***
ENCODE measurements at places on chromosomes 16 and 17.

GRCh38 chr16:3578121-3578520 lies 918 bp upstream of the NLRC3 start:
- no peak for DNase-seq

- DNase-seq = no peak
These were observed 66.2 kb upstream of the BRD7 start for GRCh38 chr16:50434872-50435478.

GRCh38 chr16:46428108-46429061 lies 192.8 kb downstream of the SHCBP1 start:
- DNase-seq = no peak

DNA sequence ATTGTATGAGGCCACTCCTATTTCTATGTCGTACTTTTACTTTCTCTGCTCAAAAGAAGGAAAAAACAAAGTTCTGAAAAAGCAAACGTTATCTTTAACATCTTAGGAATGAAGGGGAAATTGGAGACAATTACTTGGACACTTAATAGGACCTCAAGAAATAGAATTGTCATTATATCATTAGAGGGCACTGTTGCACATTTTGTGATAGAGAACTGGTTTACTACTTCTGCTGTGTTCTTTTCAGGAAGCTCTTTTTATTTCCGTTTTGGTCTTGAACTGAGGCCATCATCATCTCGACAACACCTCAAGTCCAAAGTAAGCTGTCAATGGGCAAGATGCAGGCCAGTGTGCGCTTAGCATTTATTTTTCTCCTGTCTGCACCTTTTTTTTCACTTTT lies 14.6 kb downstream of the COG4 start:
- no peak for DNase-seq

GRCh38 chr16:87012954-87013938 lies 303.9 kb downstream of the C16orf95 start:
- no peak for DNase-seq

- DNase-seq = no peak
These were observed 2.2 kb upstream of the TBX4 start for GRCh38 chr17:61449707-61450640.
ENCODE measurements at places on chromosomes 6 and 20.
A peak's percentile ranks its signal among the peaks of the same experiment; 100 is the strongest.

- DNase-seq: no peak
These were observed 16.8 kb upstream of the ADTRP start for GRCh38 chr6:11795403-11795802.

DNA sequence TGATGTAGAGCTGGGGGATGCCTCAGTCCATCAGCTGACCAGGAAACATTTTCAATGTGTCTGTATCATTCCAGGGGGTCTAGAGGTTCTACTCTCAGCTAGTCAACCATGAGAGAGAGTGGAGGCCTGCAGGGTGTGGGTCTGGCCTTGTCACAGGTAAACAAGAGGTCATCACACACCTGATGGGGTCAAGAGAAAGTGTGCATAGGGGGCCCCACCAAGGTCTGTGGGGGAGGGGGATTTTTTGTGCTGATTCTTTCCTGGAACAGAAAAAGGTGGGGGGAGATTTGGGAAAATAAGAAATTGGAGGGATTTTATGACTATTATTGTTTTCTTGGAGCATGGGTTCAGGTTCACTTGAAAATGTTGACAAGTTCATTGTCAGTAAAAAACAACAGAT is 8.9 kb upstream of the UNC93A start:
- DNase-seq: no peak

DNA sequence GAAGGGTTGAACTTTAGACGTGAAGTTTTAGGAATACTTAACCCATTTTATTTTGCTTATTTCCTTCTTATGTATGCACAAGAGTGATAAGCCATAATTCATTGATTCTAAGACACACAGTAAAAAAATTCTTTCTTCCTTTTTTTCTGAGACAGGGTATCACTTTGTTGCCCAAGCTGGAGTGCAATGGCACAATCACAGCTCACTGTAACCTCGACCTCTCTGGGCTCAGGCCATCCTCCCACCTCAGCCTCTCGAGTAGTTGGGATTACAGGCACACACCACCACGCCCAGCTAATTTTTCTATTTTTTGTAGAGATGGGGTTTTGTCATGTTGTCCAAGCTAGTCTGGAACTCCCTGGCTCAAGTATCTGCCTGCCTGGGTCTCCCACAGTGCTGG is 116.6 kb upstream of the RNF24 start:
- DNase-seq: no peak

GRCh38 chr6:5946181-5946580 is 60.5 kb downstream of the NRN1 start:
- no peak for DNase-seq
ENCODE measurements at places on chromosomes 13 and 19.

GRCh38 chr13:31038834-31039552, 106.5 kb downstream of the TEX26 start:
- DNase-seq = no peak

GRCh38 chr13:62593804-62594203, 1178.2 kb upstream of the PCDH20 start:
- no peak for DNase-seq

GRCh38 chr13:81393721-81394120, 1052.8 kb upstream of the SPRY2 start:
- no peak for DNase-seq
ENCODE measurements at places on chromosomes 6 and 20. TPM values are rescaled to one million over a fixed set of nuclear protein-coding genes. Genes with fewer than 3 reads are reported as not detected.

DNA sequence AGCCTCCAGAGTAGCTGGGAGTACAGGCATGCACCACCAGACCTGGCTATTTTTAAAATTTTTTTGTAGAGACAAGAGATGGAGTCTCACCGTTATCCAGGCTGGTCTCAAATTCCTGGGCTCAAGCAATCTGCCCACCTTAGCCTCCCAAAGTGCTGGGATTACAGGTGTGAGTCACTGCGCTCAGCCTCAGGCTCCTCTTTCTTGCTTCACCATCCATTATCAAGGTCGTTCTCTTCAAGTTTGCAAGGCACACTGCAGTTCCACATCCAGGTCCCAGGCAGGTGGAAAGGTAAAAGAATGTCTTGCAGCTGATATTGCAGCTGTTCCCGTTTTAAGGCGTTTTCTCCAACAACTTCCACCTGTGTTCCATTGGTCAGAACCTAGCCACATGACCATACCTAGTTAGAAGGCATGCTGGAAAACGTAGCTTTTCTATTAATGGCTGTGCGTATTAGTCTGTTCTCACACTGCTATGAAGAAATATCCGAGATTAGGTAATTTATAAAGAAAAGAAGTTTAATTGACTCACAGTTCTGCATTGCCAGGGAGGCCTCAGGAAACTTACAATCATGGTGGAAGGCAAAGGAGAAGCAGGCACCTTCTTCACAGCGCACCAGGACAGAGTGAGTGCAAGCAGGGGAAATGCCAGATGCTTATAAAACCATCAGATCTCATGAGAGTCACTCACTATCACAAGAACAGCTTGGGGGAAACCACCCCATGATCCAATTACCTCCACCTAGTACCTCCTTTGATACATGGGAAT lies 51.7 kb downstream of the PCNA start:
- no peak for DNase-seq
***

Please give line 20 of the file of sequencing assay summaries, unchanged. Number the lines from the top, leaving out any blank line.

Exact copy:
DNA sequence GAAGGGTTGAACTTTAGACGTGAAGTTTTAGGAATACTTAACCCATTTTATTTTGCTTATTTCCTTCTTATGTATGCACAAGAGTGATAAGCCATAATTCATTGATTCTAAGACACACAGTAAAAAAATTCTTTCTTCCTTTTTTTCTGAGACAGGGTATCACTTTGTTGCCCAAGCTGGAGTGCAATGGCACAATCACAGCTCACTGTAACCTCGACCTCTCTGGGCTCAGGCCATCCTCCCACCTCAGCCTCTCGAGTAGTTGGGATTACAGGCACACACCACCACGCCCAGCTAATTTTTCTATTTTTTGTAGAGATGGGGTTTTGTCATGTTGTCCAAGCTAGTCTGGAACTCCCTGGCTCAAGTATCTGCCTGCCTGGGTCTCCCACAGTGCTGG is 116.6 kb upstream of the RNF24 start: